Beyond the ‘New’ and the ‘News’ – The Mediation of the South African Broadcasting Corporation (SABC)

The South African Broadcasting Corporation (SABC) is a state-owned enterprise (SOE) running (currently, in 2020) four television channels and18 radio stations with a varying number of fixed contract employees/freelancers. It was originally modeled on the British Broadcasting Corporation in 1936, notwithstanding differences in relating to broadcasting, based on national history, demographic composition and power relations (Rosenthal 1974). When the Afrikaner Nationalist Party came to power in 1947, leading members of the aligned secret society ‘Afrikaner Broederbond’ entered the top management and governed the corporation until the 1990s (Strydom and Wilkins 1979; Serfontein 1979) and, in the middle ranges, government anthropologists guided the programming for the ‘Black’ population. When the National Party incrementally lost/gave up power, ideas and symbols of ‘newness’ were established. The SABC thus symbolized, (re-)presented and practiced ‘Apartheid’ as much as ‘change’ in the transition period, which some of my interlocutors remember as a “honeymoon” of investigative journalism. Nowadays observers perpetually diagnose the situation as one of financial as well as moral crisis (Daniels 2020, Orgeret 2009, Louw and Milton 2012).

Her two year project is funded by the DFG, see

Previously, on the one hand, the SABC was deemed to be the ‘mouthpiece’ of the National Party government advocating apartheid (Tomaselli et al. 1989). Yet, on the other hand, not least extreme right-wing critics interpreted particularly its news commentary in the late 1970s and 1980s as the vehicle through which the National Party advocated and legitimized the departure of ‘classic’ apartheid principles (Bothma 1988). The problematization I intend, thus centers on the ambiguities within the “corporate identity” and the variety of mediations this public entity offers. Mediation, as a key concept, links technologies, institutions, spaces and materialities (Boyer 2012: 384). Which (not) intended consequences did technological change mediate and which practices emerged?

I assume that past is not merely represented or imagined but practiced. In my research project I therefore take a practice theoretical perspective on the corporation and those affected by it and consider the relationship between technological and social change through media practices (Bräuchler and Postill 2010). I empirically focus on the mundane daily happenings and their narrativization within the corporation’s workflow in order to re-/construct a broadcast dispositif, the ‘answer’ institutionalized broadcasting gave and gives to problematic situation(s) in South Africa. For this objective, I scrutinize the present as well as the period from the introduction of television in 1976 – the same year the events in Soweto heralded the escalation of resistance dynamics – until the early 1990s and I focus the works and lives of technicians, (news) journalists and drama producers, in particular. The analysis shall support a theorization of the link between subjectivities and objectifications, events, discourse, and practice (cf. Bührmann and Schneider 2008).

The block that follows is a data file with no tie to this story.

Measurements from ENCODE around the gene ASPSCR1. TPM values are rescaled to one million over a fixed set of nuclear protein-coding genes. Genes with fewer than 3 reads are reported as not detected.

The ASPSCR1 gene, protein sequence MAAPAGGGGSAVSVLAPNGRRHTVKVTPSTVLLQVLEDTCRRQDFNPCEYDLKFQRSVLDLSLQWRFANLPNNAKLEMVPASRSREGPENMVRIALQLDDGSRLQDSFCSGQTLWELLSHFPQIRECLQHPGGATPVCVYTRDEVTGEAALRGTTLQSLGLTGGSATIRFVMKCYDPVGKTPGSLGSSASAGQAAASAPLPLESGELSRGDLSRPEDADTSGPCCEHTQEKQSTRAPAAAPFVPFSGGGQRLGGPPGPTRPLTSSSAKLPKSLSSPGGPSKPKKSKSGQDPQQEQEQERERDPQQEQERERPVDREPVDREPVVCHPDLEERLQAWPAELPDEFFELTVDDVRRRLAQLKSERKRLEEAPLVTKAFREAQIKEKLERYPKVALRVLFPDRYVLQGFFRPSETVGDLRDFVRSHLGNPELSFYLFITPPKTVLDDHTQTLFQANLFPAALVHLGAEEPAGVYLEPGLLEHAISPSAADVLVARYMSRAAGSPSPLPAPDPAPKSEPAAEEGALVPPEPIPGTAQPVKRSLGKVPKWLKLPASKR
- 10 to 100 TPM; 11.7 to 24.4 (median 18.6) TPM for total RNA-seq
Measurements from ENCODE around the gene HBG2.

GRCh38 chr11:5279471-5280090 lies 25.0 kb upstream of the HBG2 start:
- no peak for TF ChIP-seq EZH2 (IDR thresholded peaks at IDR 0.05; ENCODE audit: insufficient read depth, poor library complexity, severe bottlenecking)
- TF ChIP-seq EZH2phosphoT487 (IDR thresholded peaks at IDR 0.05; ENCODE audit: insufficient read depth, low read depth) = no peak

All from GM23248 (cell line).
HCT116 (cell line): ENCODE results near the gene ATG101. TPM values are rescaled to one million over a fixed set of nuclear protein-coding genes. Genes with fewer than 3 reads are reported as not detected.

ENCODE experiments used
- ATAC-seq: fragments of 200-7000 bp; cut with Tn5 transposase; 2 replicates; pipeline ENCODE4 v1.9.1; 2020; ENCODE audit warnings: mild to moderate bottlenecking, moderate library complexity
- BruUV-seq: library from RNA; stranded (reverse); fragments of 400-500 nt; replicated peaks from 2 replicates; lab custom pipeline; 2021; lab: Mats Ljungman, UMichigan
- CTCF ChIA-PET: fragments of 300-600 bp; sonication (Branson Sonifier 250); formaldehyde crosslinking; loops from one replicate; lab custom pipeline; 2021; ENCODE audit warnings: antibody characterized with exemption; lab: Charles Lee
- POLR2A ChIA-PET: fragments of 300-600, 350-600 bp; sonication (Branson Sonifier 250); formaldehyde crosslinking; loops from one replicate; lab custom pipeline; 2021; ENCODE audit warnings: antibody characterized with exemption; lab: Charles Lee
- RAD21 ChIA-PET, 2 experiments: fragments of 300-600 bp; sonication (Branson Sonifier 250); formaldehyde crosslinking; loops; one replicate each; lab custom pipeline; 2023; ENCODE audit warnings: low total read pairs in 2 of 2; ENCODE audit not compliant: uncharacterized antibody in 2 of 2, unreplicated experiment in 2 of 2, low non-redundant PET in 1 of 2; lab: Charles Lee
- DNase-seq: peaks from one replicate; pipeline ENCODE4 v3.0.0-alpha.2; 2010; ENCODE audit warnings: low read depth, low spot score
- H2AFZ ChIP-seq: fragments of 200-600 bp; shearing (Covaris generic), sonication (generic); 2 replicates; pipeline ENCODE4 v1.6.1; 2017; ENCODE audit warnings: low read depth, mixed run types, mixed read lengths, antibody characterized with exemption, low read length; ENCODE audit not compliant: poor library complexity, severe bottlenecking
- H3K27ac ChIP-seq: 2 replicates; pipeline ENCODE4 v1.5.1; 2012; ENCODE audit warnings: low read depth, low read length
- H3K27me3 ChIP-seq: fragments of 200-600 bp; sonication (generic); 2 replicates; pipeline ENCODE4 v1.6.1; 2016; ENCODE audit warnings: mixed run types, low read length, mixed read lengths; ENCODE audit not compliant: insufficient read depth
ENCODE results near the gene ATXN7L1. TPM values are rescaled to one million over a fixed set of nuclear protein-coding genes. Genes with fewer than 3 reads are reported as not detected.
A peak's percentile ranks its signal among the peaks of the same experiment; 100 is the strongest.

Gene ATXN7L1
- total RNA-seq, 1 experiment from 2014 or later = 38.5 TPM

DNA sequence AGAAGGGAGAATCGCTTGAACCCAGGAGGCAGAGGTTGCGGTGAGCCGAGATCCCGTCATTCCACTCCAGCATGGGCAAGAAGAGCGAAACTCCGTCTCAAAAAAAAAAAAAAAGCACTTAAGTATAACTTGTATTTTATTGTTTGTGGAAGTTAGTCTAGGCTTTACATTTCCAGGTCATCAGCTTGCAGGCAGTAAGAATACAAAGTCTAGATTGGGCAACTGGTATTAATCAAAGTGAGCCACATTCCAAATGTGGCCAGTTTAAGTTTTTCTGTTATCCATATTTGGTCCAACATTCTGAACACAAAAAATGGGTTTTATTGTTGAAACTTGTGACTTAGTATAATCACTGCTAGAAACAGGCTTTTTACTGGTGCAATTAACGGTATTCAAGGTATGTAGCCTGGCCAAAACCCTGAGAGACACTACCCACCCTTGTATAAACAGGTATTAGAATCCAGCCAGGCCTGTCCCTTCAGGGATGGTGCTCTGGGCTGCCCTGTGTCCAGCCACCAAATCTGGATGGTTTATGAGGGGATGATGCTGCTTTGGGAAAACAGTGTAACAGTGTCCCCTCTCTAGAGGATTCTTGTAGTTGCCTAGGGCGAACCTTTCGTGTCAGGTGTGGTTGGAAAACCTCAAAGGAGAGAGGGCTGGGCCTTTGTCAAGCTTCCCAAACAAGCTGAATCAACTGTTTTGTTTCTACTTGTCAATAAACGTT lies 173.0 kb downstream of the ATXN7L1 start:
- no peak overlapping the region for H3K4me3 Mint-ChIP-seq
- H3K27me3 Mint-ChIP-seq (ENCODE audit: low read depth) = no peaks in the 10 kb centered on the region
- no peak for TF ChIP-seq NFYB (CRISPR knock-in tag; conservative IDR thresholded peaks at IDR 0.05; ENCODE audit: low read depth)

My research questions the dominant narrative of social change and ‘newness’ of post-Apartheid South Africa in order identify the very terms of description. It is to offer a more robust understanding of the past and current SABC and its employees’ conceptions of themselves and the corporation. Moreover, the research addresses the fractured relationship between journalism and anthropology (Hannerz 2005, Bird 2010) and the conditions for the production, mediation and reception of ‘newness’ and ‘news’.

Three methods pave the way for the research:

  1. co-constructed biographic interviews between current and former employees and myself in tandem with the selection and analysis of (auto-)biographic materials of the same group of persons;
  2. archival research within and about the SABC and South African journalism;
  3. “interface ethnography” (Ortner 2010), hence participant observation in the life worlds of former/current employees as well as in the various accessible areas of the SABC, such as archives, guided tours, public events.

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Boyer, Dominic (2012): From media anthropology to the anthropology of mediation. In: The Sage handbook of social anthropology, S. 411–422.

Bräuchler, Birgit; Postill, John (Hg.) (2010): Theorising media and practice. New York: Berghahn Books.

Bührmann, Andrea D.; Schneider, Werner (2008): Vom Diskurs zum Dispositiv. Eine Einführung in die Dispositivanalyse. Bielefeld: transcript (Sozialtheorie : Intro).

Daniels, Glenda (2020): Power and loss in South African journalism. News in the age of social media. Johannesburg: Wits University Press.

Hannerz, Ulf (20]05): Foreign news. Exploring the world of foreign correspondents. Nachdr. Chicago: Univ. of Chicago Press (The Lewis Henry Morgan lectures, 2000).

Louw, P. Eric; Milton, Viola (2012): New voices over the air. The transformation of the South African Broadcasting Corporation in a changing South Africa. New York, NY: Hampton Press.

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Orgeret, Kristin Skare (2009): Television news. The South African post-apartheid experience : continuity and change in the SABC (South African Broadcasting Corporation). Saarbrücken: Vdm Verlag Dr. Müller.

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Teer-Tomaselli, Ruth; Tomaselli, Keyan G.; Muller, Johan (1989): Currents of power. State broadcasting in South Africa. Bellville, South Africa: Anthropos (Addressing the nation).

Wilkins, Ivor; Strydom, Hans (1980 [1978]): The super-Afrikaners. Johannesburg: Ball.